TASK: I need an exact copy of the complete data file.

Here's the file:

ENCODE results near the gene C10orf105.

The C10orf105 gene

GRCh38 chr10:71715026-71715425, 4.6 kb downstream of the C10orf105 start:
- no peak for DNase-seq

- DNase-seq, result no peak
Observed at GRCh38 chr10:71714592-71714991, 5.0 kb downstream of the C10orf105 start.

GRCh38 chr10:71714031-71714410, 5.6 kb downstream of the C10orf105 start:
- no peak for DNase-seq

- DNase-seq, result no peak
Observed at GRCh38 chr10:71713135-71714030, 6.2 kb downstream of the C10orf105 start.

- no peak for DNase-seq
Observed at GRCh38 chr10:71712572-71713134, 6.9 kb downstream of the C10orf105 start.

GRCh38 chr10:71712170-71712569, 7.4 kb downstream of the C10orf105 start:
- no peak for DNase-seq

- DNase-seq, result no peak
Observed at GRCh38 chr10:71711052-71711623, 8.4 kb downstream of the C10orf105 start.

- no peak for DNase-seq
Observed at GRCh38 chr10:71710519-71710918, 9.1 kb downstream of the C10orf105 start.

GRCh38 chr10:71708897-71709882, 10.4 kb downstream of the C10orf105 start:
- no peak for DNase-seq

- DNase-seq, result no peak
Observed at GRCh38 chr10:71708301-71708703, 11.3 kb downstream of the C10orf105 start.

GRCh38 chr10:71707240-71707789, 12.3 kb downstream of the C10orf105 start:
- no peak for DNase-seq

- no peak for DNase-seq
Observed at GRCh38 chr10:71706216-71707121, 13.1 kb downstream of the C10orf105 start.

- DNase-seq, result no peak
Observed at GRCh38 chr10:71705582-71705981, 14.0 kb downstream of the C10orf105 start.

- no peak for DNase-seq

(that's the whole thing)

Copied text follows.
ENCODE results near the gene C10orf105.

The C10orf105 gene

GRCh38 chr10:71715026-71715425, 4.6 kb downstream of the C10orf105 start:
- no peak for DNase-seq

- DNase-seq, result no peak
Observed at GRCh38 chr10:71714592-71714991, 5.0 kb downstream of the C10orf105 start.

GRCh38 chr10:71714031-71714410, 5.6 kb downstream of the C10orf105 start:
- no peak for DNase-seq

- DNase-seq, result no peak
Observed at GRCh38 chr10:71713135-71714030, 6.2 kb downstream of the C10orf105 start.

- no peak for DNase-seq
Observed at GRCh38 chr10:71712572-71713134, 6.9 kb downstream of the C10orf105 start.

GRCh38 chr10:71712170-71712569, 7.4 kb downstream of the C10orf105 start:
- no peak for DNase-seq

- DNase-seq, result no peak
Observed at GRCh38 chr10:71711052-71711623, 8.4 kb downstream of the C10orf105 start.

- no peak for DNase-seq
Observed at GRCh38 chr10:71710519-71710918, 9.1 kb downstream of the C10orf105 start.

GRCh38 chr10:71708897-71709882, 10.4 kb downstream of the C10orf105 start:
- no peak for DNase-seq

- DNase-seq, result no peak
Observed at GRCh38 chr10:71708301-71708703, 11.3 kb downstream of the C10orf105 start.

GRCh38 chr10:71707240-71707789, 12.3 kb downstream of the C10orf105 start:
- no peak for DNase-seq

- no peak for DNase-seq
Observed at GRCh38 chr10:71706216-71707121, 13.1 kb downstream of the C10orf105 start.

- DNase-seq, result no peak
Observed at GRCh38 chr10:71705582-71705981, 14.0 kb downstream of the C10orf105 start.

- no peak for DNase-seq